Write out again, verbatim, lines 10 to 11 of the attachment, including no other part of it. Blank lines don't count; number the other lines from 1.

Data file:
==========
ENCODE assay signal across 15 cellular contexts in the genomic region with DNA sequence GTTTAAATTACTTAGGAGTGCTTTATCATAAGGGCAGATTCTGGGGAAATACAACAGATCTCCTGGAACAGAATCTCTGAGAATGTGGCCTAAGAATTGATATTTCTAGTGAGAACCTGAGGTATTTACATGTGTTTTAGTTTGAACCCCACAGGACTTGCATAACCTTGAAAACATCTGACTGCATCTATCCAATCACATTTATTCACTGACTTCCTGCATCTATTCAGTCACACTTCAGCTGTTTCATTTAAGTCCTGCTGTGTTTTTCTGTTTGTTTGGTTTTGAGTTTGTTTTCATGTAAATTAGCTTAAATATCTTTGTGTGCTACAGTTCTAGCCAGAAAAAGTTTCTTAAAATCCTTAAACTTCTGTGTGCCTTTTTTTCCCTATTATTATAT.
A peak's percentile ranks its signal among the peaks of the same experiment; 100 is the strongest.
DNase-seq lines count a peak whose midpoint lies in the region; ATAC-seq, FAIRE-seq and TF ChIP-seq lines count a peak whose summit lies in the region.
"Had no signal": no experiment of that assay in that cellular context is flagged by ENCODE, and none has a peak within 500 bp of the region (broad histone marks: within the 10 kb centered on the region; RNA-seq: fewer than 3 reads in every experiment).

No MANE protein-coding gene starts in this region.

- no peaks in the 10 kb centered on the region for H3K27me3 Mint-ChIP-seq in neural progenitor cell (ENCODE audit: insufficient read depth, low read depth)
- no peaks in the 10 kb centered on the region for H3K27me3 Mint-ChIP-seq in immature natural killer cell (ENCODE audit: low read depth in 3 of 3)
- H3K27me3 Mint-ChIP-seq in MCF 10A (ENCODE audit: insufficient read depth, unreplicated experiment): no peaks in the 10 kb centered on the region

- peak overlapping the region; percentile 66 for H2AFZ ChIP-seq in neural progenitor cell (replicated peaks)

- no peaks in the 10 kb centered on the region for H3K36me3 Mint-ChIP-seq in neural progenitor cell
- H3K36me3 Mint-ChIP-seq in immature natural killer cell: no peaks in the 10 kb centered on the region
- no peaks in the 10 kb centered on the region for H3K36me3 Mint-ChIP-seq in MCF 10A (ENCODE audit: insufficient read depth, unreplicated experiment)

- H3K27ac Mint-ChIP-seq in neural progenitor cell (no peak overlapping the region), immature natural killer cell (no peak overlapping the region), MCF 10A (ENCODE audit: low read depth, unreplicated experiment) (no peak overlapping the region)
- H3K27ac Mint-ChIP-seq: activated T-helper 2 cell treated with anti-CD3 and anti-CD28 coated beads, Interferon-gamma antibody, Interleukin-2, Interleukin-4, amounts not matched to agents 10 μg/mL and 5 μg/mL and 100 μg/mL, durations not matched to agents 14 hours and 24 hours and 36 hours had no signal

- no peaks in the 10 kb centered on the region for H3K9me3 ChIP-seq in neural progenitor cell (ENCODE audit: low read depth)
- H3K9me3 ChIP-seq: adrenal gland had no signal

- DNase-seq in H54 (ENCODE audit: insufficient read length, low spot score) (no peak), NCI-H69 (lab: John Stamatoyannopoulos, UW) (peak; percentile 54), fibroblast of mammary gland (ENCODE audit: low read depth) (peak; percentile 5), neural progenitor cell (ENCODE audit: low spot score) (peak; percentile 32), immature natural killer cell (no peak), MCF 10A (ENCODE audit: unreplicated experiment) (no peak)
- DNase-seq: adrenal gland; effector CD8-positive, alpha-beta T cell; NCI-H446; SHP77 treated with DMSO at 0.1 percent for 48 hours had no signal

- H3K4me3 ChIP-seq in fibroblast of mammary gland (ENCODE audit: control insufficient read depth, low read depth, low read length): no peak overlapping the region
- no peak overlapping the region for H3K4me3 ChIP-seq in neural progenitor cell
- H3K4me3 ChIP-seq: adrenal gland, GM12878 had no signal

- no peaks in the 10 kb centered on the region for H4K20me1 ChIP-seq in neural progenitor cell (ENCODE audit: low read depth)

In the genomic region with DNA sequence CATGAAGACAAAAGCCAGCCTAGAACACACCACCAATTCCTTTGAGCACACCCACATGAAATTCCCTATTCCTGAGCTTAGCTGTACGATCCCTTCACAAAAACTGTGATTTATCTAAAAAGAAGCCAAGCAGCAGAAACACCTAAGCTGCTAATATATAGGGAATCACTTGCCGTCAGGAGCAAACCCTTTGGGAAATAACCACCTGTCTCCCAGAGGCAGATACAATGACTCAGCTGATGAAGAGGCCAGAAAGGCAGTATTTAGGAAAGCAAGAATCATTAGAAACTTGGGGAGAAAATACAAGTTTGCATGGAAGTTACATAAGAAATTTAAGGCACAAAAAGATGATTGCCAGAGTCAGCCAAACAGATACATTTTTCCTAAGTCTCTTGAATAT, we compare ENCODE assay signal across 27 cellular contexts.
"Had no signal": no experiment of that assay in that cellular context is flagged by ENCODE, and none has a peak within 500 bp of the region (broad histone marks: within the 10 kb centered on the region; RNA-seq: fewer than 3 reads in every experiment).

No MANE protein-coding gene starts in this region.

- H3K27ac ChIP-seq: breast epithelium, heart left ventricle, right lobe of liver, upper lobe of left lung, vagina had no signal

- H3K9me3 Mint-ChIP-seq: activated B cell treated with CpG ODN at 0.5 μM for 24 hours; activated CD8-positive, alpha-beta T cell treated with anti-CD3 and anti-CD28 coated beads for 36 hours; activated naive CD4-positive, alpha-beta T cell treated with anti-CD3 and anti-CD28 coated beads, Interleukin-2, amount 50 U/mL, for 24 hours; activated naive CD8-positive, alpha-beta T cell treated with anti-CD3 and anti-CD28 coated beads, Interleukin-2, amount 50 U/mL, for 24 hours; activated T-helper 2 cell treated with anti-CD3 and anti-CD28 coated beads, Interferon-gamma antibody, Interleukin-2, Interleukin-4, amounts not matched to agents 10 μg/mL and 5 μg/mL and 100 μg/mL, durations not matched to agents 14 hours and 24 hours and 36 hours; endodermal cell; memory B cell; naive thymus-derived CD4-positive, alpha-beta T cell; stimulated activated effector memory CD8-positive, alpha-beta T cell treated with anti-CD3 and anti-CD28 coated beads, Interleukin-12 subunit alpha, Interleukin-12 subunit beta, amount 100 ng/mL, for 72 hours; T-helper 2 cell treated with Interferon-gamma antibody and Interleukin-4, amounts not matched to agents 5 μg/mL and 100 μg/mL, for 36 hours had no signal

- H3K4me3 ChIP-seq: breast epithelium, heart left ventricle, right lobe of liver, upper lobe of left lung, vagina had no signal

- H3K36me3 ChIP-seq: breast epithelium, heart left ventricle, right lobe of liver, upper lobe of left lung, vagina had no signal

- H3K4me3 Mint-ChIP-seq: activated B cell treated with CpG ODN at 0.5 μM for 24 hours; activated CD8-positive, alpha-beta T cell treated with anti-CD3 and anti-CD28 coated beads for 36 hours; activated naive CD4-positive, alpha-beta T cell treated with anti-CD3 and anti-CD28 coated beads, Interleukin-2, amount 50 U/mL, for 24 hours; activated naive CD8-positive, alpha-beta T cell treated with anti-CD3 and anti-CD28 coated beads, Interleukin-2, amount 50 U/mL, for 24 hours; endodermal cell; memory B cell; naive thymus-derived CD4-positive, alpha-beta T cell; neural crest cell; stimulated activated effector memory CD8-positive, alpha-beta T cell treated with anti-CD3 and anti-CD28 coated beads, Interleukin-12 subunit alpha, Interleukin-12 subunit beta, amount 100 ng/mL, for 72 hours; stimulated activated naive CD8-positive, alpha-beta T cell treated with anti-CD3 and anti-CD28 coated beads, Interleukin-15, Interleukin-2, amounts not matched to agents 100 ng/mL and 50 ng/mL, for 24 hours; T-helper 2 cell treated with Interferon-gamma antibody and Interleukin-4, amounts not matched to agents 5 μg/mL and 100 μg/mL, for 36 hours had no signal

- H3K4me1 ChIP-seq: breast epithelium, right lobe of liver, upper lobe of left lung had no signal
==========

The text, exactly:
- no peaks in the 10 kb centered on the region for H3K36me3 Mint-ChIP-seq in neural progenitor cell
- H3K36me3 Mint-ChIP-seq in immature natural killer cell: no peaks in the 10 kb centered on the region